Wednesday, March 25, 2015


Dinner and a Movie
Friday Fantasy and Fish

By Steve Herte

St. Patrick’s Day came inconveniently on a Tuesday this year and effectively nixed my normal karaoke night. Thanks to my friend Henri, who learned about the event from his friend, I was invited to a Saturday evening Karaoke Coffee House event at a Knights of Columbus hall in Jackson Heights. The hosts, a married couple with endless personalities whom I would have expected to have met at Woodstock, knew of Gabby O’Hara’s and my regular KJ, Dave, as well as many of the more famous karaoke friends I’ve made.

It was an evening of animated features and CGI this past Friday. The art of animation has definitely improved on Disney’s side of the equation, though Warner’s will forever retain the comedy crown. But computer graphics are gradually insinuating formerly impossible characters into “live” movies with greater accuracy and believability. Now all we need are better writers and actors who can do justice to the scripts.

Frozen Fever (Walt Disney Pictures, 2015) – Directors: Chris Buck & Jennifer Lee. Voices: Kristen Bell, Idina Menzel, Josh Gad, & Jonathan Groff. Color, 8 minutes.

In this animated short, it’s Anna’s (Bell) birthday and Elsa (Menzel) wants to celebrate it in grand style, but she’s coming down with a cold (fancy that). Every time she sneezes, she creates little snowmen that constantly try to eat the multi-layered ice-cream cake she prepared. Olaf (Gad) the snowman and Kristoff (Groff) along with Sven the reindeer try to help with the set-up but wind up constantly guarding the cake and herding throngs of cute little snow people. Olaf is so taken with his new “little brothers” that he names all of them and eventually escorts them to Elsa’s ice palace for safekeeping.

The party is a big success but the biggest gift of all for Anna is taking care of Elsa as she succumbs to a fever (definitely fantasy – the Ice Queen with a fever) and must be put to bed. It’s a charming but silly story with beautiful animation and a new song, “Making Today a Perfect Day.”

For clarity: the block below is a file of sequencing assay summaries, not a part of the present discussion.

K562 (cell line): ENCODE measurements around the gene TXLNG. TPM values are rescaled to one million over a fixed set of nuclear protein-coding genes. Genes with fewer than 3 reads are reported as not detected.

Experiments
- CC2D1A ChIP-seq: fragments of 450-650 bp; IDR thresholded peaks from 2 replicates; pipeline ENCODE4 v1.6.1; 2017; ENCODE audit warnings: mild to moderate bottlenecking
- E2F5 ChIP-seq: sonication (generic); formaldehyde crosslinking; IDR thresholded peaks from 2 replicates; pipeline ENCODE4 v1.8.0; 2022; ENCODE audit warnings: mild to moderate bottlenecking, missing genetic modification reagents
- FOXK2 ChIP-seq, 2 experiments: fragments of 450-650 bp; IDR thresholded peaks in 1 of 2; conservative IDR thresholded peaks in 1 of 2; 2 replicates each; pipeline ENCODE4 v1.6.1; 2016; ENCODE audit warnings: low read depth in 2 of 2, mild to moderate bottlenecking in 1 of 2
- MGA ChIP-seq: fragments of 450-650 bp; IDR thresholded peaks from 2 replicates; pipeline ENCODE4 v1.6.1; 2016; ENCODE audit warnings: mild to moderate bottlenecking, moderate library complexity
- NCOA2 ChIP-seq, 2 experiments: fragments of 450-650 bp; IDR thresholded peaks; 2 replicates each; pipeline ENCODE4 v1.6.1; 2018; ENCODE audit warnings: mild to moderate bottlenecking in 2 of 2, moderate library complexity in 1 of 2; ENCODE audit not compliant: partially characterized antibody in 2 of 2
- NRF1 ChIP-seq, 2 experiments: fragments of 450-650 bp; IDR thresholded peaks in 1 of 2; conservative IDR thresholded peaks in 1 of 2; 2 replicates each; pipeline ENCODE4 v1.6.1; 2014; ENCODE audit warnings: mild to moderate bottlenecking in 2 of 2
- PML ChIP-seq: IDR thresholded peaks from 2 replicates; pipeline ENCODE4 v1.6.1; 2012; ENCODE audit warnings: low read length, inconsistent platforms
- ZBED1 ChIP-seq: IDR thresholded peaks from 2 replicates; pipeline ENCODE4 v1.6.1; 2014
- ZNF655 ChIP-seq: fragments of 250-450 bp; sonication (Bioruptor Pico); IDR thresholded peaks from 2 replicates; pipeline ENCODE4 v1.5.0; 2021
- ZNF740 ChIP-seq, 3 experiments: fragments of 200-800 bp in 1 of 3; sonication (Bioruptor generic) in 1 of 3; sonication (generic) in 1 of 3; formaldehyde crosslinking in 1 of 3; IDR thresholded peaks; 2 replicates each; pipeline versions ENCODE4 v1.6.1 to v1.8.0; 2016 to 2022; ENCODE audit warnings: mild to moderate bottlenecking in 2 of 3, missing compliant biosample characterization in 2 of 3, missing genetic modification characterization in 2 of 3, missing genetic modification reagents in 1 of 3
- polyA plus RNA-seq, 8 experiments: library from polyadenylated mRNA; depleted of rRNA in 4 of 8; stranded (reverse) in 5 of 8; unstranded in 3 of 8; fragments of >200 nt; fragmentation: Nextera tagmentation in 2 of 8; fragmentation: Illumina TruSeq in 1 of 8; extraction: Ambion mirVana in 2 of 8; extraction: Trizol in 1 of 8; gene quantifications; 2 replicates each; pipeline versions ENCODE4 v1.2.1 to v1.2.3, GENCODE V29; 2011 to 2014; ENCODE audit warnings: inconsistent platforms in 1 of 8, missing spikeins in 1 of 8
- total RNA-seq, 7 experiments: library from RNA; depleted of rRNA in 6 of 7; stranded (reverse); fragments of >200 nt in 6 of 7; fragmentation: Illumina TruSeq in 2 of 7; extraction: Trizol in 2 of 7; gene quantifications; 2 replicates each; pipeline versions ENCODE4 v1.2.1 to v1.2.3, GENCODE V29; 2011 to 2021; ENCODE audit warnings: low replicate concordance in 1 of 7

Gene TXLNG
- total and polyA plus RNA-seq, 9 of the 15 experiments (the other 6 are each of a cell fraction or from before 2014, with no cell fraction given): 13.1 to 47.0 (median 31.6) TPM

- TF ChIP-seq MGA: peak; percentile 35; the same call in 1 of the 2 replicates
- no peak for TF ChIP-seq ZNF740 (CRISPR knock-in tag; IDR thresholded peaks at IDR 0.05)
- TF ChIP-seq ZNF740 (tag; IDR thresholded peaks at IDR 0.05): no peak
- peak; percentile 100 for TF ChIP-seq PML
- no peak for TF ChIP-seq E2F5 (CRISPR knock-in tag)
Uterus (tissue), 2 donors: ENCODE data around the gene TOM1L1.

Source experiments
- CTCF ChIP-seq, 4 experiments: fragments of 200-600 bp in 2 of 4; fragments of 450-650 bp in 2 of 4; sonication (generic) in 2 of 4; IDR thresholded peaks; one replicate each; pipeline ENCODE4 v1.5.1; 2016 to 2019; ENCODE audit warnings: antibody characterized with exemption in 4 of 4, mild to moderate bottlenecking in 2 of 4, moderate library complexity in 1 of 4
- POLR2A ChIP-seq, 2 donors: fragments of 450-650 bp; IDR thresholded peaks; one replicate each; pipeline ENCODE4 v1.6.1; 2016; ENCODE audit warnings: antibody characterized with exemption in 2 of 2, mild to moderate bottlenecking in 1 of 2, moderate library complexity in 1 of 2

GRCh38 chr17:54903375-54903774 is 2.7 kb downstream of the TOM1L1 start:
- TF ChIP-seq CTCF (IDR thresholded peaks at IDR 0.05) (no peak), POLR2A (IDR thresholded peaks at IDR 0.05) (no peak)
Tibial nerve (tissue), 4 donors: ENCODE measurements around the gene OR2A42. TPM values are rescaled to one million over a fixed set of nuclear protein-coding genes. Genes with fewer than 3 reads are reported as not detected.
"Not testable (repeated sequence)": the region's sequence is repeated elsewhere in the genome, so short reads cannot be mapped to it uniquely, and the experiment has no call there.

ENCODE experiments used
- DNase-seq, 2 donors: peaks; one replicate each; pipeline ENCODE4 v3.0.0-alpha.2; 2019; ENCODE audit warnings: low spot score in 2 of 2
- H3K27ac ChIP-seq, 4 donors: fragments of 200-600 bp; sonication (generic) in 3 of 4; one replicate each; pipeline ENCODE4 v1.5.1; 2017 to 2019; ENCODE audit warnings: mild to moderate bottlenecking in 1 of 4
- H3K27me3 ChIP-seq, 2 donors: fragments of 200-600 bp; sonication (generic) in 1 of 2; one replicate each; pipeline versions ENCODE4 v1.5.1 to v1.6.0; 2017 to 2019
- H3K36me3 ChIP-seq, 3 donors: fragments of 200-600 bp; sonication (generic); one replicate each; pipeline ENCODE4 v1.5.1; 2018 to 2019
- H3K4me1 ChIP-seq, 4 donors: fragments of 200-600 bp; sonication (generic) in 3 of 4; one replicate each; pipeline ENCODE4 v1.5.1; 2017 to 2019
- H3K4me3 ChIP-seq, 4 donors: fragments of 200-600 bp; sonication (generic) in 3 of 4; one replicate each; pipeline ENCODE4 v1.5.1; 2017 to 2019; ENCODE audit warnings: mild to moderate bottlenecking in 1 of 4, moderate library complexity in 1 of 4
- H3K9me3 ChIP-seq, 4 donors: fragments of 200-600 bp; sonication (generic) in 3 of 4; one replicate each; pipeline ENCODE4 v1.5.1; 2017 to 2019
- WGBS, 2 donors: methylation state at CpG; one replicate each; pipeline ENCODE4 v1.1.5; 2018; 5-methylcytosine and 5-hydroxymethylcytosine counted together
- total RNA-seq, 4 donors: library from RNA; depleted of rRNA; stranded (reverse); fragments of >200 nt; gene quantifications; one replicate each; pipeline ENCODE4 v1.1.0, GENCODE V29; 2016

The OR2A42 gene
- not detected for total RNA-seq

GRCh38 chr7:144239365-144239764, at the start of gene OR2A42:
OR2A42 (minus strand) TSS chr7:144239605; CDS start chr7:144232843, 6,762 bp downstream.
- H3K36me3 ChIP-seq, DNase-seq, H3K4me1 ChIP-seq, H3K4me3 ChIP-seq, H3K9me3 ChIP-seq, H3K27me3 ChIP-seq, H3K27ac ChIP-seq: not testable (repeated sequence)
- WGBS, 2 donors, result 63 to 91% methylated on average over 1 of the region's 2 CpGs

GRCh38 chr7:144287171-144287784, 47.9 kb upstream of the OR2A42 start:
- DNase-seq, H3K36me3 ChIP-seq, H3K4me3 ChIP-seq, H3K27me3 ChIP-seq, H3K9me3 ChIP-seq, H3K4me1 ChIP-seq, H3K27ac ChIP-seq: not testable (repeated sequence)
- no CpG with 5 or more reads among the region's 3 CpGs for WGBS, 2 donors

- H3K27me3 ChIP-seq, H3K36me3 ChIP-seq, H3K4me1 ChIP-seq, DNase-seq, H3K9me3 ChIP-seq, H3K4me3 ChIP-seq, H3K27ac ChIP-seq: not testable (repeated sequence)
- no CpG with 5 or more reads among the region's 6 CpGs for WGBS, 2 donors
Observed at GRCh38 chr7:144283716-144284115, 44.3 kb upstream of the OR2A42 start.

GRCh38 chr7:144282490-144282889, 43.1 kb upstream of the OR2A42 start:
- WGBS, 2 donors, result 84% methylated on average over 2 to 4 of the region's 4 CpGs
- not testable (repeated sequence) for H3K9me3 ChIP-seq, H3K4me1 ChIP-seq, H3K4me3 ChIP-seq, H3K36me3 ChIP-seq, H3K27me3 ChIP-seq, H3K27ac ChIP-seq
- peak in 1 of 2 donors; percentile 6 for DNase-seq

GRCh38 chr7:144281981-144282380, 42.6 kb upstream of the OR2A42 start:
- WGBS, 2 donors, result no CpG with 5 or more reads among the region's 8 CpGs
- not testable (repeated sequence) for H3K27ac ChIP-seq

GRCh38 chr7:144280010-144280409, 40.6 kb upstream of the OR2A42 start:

Rating: 3 out of 5 Martini glasses.

Cinderella (Walt Disney Pictures, 2015) – Director: Kenneth Branagh. Writer: Chris Weitz (s/p). Cast: Lily James, Cate Blanchett, Richard Madden, Derek Jacobi, Helena Bonham Carter, Ben Chaplin, Hayley Atwell, & Eloise Webb. Color, 105 minutes.

Just when I thought it was safe to watch a Disney movie . . .

This is a remake of Cinderella as a non-animated film, and quite unnecessary. I was perfectly happy with the original 1950 animated version and the 1965 production of Rogers and Hammerstein’s musical. They are delightful. Nevertheless, I went to see this film wondering what new things could be done with the story.

My lack of expectations was rewarded with a back-story at the beginning of the movie. Narrated by Carter, who later turns up as a slightly ditzy Fairy Godmother, it describes the happy life Ella (Webb), at 10 years old, had with her father (Chaplin) and mother (Atwell) in their lovely house on the outskirts of the kingdom.

Even at this early age, Ella was able to communicate with animals, computer generated creatures that were the one marvel of this film as they were seamlessly integrated with the live actors and yet retained their identity as animals (never speaking). Ella’s mother taught her daughter to believe everything, especially magical things. Her father loved to be with his daughter but was compelled to be away from home on long trips to provide for the family, much to Ella’s dismay.